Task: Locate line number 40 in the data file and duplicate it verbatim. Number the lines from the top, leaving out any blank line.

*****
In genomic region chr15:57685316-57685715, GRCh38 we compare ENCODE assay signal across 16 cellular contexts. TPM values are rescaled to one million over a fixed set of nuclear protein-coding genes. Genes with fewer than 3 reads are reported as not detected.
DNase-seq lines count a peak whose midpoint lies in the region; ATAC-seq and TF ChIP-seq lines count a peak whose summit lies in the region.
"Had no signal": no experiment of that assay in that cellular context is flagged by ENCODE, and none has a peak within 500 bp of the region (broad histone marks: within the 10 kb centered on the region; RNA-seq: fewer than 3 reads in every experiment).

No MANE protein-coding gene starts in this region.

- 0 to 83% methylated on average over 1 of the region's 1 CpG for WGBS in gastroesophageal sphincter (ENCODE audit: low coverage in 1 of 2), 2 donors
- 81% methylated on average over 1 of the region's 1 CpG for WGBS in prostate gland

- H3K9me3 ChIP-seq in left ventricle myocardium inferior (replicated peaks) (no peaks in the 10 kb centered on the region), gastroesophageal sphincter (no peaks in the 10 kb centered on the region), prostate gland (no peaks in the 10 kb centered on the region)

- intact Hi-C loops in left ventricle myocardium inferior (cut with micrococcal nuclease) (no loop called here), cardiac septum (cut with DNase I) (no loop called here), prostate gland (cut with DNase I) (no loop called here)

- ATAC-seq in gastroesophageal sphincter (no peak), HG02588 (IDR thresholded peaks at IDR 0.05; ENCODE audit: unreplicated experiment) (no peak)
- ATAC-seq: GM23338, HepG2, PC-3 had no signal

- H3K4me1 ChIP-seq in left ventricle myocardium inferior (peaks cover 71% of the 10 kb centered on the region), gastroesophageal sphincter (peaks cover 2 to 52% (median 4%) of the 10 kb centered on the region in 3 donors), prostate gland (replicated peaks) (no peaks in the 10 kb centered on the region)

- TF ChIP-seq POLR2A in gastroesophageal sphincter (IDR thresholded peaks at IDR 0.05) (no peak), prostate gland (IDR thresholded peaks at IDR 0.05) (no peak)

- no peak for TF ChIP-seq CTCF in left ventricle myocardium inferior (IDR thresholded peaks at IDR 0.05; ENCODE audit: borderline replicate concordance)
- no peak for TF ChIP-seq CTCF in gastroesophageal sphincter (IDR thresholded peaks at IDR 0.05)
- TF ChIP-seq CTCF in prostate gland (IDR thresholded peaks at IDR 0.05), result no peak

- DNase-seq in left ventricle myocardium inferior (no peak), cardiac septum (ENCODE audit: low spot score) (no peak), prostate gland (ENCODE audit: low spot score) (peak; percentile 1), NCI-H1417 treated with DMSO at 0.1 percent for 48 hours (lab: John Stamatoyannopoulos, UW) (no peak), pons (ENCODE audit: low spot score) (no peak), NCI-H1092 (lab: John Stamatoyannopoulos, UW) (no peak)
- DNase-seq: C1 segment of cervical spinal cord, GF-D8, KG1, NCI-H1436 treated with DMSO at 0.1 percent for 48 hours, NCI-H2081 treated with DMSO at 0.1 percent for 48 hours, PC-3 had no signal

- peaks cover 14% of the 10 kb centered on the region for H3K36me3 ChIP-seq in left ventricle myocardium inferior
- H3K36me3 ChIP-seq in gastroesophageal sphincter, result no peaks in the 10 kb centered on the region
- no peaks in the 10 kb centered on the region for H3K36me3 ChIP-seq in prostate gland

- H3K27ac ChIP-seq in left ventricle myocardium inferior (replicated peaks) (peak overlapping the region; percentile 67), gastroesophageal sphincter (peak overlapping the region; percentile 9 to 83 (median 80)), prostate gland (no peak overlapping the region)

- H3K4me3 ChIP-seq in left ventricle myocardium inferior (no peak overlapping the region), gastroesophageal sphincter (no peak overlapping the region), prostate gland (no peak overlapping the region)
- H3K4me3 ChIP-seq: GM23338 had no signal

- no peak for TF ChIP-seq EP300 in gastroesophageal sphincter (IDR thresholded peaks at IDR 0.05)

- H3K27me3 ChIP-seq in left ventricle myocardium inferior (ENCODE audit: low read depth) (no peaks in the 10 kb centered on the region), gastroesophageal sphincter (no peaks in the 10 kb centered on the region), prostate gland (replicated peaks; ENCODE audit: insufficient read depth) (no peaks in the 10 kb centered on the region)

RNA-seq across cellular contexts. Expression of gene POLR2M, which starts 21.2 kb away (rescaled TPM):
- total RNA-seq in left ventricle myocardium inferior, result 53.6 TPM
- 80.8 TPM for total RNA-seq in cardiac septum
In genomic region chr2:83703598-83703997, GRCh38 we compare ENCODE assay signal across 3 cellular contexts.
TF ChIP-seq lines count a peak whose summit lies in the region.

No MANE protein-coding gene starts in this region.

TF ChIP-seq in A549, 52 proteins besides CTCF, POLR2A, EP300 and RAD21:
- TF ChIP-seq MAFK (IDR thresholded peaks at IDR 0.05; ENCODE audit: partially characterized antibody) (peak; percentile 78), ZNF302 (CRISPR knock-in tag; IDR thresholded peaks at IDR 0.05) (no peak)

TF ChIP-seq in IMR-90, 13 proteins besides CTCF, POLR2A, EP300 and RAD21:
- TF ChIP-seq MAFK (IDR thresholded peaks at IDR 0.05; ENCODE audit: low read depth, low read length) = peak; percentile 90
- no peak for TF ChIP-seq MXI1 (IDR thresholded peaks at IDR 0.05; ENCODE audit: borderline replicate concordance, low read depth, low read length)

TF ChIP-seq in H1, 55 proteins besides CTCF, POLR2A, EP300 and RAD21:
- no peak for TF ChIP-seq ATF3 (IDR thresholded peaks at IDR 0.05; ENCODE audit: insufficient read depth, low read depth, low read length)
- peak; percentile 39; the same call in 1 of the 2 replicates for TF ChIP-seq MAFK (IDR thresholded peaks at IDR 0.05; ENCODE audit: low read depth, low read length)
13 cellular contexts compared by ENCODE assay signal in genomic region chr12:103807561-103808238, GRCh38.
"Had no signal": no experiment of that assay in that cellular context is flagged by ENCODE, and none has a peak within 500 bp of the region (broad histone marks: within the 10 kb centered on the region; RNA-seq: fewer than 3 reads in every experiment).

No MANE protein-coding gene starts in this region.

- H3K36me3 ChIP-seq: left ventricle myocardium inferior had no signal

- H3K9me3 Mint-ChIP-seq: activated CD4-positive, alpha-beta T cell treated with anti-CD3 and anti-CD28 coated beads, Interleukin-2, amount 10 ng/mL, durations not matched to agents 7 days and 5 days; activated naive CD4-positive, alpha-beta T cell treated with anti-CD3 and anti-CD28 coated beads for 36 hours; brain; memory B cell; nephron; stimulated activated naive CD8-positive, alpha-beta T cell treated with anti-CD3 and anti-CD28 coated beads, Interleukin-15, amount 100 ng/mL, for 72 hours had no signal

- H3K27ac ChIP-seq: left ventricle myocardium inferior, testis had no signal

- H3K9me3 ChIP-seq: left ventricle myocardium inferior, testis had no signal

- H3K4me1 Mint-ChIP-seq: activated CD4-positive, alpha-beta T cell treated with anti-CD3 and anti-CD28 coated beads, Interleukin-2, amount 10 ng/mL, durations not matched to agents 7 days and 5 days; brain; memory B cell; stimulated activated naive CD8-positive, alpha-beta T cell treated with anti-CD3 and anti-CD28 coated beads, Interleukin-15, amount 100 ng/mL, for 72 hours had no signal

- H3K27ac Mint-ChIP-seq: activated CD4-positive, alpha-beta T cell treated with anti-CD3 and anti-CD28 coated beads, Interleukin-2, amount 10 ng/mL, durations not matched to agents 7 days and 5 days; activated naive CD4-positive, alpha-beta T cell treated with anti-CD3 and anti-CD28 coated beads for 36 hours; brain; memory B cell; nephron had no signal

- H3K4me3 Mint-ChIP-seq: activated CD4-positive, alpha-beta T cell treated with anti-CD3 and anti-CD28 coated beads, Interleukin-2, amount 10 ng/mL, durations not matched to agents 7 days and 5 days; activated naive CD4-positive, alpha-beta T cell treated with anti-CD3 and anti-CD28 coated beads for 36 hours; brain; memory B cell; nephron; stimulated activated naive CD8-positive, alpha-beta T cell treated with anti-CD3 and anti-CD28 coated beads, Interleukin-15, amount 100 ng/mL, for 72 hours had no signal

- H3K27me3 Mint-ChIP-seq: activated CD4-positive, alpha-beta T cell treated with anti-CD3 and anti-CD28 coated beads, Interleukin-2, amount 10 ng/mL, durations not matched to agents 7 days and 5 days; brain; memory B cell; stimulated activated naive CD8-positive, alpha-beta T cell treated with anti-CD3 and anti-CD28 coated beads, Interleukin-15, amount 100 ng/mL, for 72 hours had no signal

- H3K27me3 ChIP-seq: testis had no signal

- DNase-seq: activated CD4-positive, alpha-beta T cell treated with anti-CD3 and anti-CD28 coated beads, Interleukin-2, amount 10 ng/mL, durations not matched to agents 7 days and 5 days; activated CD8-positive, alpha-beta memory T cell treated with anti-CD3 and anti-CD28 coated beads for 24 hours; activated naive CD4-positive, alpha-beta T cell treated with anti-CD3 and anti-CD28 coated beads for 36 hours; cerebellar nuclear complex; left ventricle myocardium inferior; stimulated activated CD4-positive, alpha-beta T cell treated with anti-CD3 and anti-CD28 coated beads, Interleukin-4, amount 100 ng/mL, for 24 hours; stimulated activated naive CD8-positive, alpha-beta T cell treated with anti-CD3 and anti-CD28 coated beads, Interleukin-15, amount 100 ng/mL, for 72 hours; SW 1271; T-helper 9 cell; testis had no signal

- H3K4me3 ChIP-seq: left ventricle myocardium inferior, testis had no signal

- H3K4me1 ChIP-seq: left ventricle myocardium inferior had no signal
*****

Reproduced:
13 cellular contexts compared by ENCODE assay signal in genomic region chr12:103807561-103808238, GRCh38.